(Feb. 2012) (noting that he attended a meeting in his
hometown outside Port-au-Prince but was unable to get
livelihoods equipment or follow up).
141	 UN High Comm’r for Refugees, OHCHR/UNHCR Urge
Extending Suspension of Returns to Haiti (Feb. 12, 2010), http://
www.unhcr.org/4b7543026.html; UN High Comm’r for
Refugees, Joint UNHCR-OHCHR Return Advisory Update on
Haiti (June 9, 2011), http://www.unhcr.org/4e0305666.
html [hereinafter both of these documents will be referred to
together as “UN High Comissioners for Refugees and Human
Rights Joint Communications”].
142	 Id.
143	 Press Release, Inter-Am. Comm’n H.R., IACHR Urges
United States to Suspend Deportations to Haiti, Press
Release No. 6/11 (Feb. 4, 2011), http://www.cidh.oas.org/
Comunicados/English/2011/6-11eng.htm.
144	 IACHR, Precautionary Measures, supra n. 66.
145	 Id.

146	 Rep. of the Independent Expert on the Situation of Human Rights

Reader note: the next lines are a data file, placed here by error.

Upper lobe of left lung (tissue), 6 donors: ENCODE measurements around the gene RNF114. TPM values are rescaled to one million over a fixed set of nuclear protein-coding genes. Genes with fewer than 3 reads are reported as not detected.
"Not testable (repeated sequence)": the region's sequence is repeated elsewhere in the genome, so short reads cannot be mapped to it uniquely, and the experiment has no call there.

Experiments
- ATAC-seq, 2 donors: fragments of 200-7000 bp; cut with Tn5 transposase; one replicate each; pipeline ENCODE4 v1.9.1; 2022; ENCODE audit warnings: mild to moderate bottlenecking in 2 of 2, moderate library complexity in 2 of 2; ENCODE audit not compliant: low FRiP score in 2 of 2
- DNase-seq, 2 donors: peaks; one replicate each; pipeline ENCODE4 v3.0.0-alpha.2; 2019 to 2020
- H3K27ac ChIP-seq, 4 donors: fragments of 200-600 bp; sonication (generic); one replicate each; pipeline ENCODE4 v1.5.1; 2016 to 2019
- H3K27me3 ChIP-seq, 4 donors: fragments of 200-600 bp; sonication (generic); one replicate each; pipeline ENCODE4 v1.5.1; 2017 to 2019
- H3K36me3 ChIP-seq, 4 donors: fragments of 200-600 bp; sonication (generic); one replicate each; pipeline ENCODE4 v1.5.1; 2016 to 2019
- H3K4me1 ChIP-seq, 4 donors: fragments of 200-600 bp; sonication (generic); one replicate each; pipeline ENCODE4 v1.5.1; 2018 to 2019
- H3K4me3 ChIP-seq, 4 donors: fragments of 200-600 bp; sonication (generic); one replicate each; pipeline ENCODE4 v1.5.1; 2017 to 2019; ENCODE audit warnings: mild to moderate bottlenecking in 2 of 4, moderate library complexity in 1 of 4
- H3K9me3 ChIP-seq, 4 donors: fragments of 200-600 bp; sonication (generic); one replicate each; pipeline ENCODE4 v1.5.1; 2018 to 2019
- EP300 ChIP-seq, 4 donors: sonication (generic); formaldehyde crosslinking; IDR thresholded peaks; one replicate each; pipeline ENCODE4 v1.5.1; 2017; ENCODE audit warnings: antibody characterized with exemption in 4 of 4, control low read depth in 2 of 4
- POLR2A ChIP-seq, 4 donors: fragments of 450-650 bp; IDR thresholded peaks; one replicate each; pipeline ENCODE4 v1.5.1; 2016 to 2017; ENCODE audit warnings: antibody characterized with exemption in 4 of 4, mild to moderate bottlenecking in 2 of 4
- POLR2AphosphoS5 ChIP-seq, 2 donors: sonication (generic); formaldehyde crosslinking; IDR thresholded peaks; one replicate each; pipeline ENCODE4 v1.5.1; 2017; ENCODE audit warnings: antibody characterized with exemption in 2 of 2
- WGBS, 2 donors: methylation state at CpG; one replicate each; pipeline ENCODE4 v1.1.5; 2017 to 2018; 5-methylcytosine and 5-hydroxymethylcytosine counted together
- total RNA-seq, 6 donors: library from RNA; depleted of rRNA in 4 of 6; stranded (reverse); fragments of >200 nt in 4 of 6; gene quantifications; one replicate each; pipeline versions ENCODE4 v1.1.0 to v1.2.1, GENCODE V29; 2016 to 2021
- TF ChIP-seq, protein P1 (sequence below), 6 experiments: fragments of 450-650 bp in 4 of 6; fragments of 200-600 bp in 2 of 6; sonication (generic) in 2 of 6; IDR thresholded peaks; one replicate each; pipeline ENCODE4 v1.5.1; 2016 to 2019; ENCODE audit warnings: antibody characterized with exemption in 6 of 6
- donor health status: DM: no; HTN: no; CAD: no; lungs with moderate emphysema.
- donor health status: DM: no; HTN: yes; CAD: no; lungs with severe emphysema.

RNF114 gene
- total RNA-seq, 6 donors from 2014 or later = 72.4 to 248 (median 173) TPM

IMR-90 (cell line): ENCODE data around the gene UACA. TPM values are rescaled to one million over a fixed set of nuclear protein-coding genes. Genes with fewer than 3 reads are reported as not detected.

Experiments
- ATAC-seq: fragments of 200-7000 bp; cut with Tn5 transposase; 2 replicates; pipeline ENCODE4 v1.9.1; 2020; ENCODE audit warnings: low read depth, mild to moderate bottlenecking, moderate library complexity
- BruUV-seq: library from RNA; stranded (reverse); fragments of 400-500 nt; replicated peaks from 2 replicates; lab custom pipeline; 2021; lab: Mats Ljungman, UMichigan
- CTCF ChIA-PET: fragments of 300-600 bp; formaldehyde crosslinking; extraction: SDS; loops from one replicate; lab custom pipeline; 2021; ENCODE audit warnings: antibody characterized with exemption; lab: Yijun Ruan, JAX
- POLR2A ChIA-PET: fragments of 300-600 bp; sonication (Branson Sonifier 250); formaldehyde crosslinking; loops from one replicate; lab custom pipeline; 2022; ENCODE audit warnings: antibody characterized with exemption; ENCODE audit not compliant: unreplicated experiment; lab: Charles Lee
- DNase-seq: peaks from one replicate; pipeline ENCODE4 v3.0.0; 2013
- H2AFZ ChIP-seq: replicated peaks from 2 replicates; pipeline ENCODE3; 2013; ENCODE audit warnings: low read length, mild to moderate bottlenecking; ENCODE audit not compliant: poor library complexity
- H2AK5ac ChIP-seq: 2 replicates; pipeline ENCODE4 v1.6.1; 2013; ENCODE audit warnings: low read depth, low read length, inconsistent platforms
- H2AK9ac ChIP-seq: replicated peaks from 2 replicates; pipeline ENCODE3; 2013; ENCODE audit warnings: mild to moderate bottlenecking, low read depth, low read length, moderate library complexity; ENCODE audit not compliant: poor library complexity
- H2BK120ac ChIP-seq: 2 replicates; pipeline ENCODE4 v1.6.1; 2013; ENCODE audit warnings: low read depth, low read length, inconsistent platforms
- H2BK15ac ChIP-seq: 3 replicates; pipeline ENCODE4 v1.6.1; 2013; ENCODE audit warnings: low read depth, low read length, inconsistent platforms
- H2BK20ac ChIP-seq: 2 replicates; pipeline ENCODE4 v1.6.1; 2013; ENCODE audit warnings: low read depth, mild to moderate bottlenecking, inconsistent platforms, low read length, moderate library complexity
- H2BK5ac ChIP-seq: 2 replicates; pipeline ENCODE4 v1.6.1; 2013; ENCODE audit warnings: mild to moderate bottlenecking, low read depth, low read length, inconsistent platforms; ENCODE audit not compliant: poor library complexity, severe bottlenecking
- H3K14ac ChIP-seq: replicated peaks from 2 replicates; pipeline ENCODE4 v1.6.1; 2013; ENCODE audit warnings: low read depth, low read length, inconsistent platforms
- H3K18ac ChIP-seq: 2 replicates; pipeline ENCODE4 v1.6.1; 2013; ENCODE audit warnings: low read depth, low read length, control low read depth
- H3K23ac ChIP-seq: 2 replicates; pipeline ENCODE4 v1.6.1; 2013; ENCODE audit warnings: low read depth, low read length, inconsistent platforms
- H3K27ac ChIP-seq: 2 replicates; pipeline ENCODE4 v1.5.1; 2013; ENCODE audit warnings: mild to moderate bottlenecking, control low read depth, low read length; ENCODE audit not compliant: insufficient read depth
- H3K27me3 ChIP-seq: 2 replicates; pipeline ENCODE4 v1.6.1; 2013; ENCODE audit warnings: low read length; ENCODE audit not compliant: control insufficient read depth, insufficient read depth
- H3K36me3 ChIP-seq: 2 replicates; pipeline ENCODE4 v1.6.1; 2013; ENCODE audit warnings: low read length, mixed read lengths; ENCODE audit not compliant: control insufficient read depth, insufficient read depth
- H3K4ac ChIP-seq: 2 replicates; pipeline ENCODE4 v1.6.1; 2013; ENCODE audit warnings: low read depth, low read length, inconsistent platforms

in Haiti, supra n. 15 at ¶¶ 74 & 93(a); see also UN Indep.
Expert on the Situation of Human Rights in Haiti, Report of
the Independent Expert on the Situation of Human Rights in Haiti,
Human Rights Council, UN Doc. A/HRC/20/35 ¶ ¶ 89-90
(Apr. 23, 2012), http://ijdh.org/wordpress/wp-content/
uploads/2012/06/Report-of-the-Independent-Expert-onthe-situation-of-human-rights-in-Haiti-Michel-Forst.pdf
147	 Rep. of the Independent Expert on the Situation of Human Rights in
Haiti, supra n. 15 at ¶ 54.
148	 Id. at ¶ 93(h)-(i).
149	 International Covenant on Civil and Political Rights, adopted
Dec. 16, 1966, S. Treaty Doc. No. 95-20, 999 U.N.T.S. 171,
(ratified June 8, 1992), available at http://indicators.ohchr.
org/.
150	 Kälin Questioning, infra n. 170.
151	 Mack Response, infra n. 170.